The Beatles first met Dylan during their second visit to the US in August 1964. He came to visit them in their suite at the Delmonoco Hotel in New York, accompanied by his friend Al Aronowitz.
Eager to please their super-hip guests, The Beatles offered Dylan and champagne and amphetamines. Dylan said that he only drank cheap wine and suggested that they ‘smoke some grass’
Brian and the Beatles looked at each other apprehensively. “We’ve never smoked marijuana before,” Brian finally admitted. Dylan looked disbelievingly from face to face. “But what about your song?” he asked. The one about getting high?”The Beatles were stupefied. “Which song?” John managed to ask.Dylan said, “You know…” and then he sang, “and when I touch you I get high, I get high…”John flushed with embarrassment. “Those aren’t the words,” he admitted. “The words are, ‘I can’t hide, I can’t hide, I can’t hide…'” From The Love You Make Peter Brown
Let's not Twist again
In fact, according to George Harrison,The Beatles had tried it before, soon after their first trip to Hamburg.
We first got marijuana from an older drummer with another group in Liverpool...I remember we smoked it in the band room in a gig in Southport and we all learnt to do the Twist that night.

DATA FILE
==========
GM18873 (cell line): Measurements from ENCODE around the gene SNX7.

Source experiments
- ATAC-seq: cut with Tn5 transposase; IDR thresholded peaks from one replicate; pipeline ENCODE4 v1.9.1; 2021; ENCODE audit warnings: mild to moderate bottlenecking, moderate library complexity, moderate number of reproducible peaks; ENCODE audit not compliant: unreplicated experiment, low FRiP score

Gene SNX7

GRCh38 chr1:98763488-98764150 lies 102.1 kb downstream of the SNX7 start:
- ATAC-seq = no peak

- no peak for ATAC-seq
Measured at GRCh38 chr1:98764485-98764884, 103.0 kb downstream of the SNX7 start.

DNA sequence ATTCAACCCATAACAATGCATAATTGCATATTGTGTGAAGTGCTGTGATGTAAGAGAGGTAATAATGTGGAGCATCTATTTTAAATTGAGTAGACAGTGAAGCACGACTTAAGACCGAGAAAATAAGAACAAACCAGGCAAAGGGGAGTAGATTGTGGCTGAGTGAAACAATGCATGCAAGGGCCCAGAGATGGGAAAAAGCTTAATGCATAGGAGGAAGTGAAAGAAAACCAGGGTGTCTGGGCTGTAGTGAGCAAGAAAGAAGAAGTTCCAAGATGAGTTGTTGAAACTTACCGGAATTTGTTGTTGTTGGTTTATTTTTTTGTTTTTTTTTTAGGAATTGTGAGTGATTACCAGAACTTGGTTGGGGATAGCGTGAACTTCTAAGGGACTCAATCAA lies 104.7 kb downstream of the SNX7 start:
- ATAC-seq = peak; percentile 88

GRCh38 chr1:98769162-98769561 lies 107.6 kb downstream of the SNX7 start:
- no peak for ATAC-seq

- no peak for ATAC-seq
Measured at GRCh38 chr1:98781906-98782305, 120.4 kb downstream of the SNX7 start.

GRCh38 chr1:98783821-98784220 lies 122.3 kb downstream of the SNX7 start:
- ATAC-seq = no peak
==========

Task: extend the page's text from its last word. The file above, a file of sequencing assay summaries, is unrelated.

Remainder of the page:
The experience proved underwhelming:
Everybody was saying, ‘This stuff isn’t doing anything.’
This was in line with their expectations of a drug they associated with beatniks and what Lennon dismissed as ‘trad jazz in Marks and Spencer cardigans’.
Dylan rebranded the drug for them. Now it became a symbol of the counter-culture and they became enthusiastic weed ambassadors. The filming of Help the following year was completed in a 'haze of marijuana'. Arguably this is apparent in the film itself, an incoherent if entertaining shambles.
Moving to marijuana from a reliance on alcohol undoubtedly helped take the edge off John's aggression. Perhaps surprisingly, however, Paul who proved the most passionate of advocate of dope smoking.
In an uncharacteristically zany move McCartney even wrote a homage: GOT TO GET YOU INTO MY LIFE. Wisely, he kept quiet about the song's lyrical inspiration for a couple of decades.